> MSI(maryland sound) supplied a mackie 24 for a one off I did in silver
> Spring
> It stands out as one of my finest mixes ever, but it was not fun or easy
> Even the MSI guys complemented me(fronm the stage to the entire
> audience) on the quality of that mix
> George
Anonymous
September 28, 2004 4:09:03 AM

Archived from groups: rec.audio.pro (More info?)

Your probably don't want the compressor to be affected by the man fader,
which would esentially be messing with the threshhold.
Leaving it in the insert point let's you set the threshhold for maximum
"fatness" or whatever, and then use the mains fader to set FOH volume.

The EQ probably doesn't matter, but the insert is as good a place as any,
and then you can easily hear it in your headphones.


My 2cents.

--
John Krieger

john.krieger@att.net
"smeghead" <nospam@nospam.net> wrote in message
news:415827e9$1_3@corp.newsgroups.com...
> Just purchased a Mackie 1604VLZ Pro for live use, and was wondering if
> anyone could explain the advantage of using the "Main Insert" for EQ and
> compression, as opposed just running the main mix outputs to those
devices,
> and then to the power amps.
>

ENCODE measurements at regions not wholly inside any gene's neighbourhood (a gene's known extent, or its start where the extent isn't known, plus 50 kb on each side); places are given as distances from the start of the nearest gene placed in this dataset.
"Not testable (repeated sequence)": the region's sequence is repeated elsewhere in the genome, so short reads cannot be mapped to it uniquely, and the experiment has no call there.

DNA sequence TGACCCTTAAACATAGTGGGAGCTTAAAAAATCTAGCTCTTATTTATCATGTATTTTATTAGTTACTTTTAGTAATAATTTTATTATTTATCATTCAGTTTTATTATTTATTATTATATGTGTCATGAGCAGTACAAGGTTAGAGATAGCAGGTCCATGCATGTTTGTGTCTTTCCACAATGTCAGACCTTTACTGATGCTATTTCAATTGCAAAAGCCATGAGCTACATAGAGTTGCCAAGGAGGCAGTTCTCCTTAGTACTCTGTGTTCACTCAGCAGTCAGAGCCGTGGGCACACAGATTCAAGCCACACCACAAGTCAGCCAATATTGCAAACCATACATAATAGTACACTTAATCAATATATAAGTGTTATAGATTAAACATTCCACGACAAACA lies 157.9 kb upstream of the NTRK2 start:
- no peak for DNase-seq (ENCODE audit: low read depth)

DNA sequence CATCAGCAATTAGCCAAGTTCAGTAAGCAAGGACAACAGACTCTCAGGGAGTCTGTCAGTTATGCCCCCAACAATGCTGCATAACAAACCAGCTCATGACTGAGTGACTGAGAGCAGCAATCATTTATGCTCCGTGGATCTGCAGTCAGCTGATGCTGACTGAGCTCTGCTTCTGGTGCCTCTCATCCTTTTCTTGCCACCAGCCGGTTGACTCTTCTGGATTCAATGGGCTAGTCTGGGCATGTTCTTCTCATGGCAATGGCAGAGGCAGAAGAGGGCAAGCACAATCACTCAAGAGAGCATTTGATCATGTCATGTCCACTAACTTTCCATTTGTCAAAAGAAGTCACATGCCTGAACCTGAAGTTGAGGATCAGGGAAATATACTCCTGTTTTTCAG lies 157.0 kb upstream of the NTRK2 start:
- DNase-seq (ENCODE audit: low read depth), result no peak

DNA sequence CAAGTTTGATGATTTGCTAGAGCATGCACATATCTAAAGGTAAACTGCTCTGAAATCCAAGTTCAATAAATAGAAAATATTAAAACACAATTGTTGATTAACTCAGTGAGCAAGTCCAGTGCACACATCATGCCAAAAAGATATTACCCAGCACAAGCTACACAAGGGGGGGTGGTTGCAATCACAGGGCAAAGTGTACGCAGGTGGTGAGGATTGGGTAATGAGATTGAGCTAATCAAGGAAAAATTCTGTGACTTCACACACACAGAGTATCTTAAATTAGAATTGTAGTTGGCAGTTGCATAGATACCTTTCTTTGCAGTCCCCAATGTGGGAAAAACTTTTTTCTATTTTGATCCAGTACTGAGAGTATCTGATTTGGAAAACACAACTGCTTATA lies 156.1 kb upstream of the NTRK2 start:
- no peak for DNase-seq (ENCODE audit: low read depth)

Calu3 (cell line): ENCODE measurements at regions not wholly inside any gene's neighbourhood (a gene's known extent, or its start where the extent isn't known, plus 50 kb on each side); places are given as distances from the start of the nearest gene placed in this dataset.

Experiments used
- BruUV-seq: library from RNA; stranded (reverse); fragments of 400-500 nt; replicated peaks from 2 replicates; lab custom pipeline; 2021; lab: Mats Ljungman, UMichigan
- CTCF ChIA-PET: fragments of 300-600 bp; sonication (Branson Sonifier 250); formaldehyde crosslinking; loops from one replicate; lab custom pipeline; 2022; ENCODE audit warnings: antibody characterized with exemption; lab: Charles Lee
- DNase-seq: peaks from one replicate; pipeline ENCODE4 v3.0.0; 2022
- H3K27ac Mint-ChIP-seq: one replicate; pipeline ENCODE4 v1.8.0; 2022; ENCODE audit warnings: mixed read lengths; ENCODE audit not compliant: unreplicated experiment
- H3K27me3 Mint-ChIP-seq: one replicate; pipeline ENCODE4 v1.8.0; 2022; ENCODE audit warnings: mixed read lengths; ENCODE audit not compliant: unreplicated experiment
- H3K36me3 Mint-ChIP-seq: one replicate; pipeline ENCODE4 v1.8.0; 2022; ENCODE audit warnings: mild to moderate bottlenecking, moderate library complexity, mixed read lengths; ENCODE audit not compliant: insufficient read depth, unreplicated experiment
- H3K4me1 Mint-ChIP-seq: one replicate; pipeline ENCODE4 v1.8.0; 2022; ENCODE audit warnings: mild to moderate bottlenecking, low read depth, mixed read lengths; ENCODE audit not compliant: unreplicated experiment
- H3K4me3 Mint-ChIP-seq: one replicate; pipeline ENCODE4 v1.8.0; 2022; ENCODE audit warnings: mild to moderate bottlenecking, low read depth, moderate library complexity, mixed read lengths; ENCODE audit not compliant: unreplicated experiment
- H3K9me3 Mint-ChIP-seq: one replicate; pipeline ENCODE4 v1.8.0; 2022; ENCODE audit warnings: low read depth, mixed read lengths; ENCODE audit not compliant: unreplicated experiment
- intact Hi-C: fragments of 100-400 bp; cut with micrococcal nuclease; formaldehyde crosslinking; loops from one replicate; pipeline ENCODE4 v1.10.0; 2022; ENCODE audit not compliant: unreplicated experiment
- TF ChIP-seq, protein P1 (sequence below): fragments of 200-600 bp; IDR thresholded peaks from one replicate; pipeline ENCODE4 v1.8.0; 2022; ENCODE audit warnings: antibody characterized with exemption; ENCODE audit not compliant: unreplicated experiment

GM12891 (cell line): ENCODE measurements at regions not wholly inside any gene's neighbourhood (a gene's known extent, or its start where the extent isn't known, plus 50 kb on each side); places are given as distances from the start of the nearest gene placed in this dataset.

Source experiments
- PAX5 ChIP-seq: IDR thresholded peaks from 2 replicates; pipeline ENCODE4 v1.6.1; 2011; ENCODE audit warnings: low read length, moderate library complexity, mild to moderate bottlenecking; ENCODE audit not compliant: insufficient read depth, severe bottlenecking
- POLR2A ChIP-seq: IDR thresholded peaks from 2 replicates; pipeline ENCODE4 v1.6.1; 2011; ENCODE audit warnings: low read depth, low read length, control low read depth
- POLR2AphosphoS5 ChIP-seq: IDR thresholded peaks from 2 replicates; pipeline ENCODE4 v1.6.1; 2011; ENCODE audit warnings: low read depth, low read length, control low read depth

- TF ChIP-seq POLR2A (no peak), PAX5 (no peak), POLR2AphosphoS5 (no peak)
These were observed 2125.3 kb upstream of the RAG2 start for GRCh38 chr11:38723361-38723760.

> TIA
>
>
>
>
> -----= Posted via Newsfeeds.Com, Uncensored Usenet News =-----
> http://www.newsfeeds.com - The #1 Newsgroup Service in the World!
> -----== Over 100,000 Newsgroups - 19 Different Servers! =-----
Anonymous
September 28, 2004 5:12:29 AM

Archived from groups: rec.audio.pro (More info?)

<< The EQ probably doesn't matter, but the insert is as good a place as any,
and then you can easily hear it in your headphones.
>>



I've never understood why anybody would want to hear the system EQ on their
cans.

Scott Fraser
September 28, 2004 12:59:47 PM

Archived from groups: rec.audio.pro (More info?)

Great discussion, thanks for all your input.

Other than keeping the mains level down, (headroom issue) any suggestions
for getting a good live mix using the Mackie board?

From what I've read, using the subgroups (1-4) can be problematic, any
suggestions for getting a decent mix using them? I'd like to run the drum
mics (4) to a subgroup, but don't want to sacrafice signal quality.

Thanks again!!

"smeghead" <nospam@nospam.net> wrote in message
news:415827e9$1_3@corp.newsgroups.com...
> Just purchased a Mackie 1604VLZ Pro for live use, and was wondering if
> anyone could explain the advantage of using the "Main Insert" for EQ and
> compression, as opposed just running the main mix outputs to those
devices,
> and then to the power amps.
>
> TIA
>
>
>
>
> -----= Posted via Newsfeeds.Com, Uncensored Usenet News =-----
> http://www.newsfeeds.com - The #1 Newsgroup Service in the World!
> -----== Over 100,000 Newsgroups - 19 Different Servers! =-----




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Anonymous
September 28, 2004 4:06:57 PM

Archived from groups: rec.audio.pro (More info?)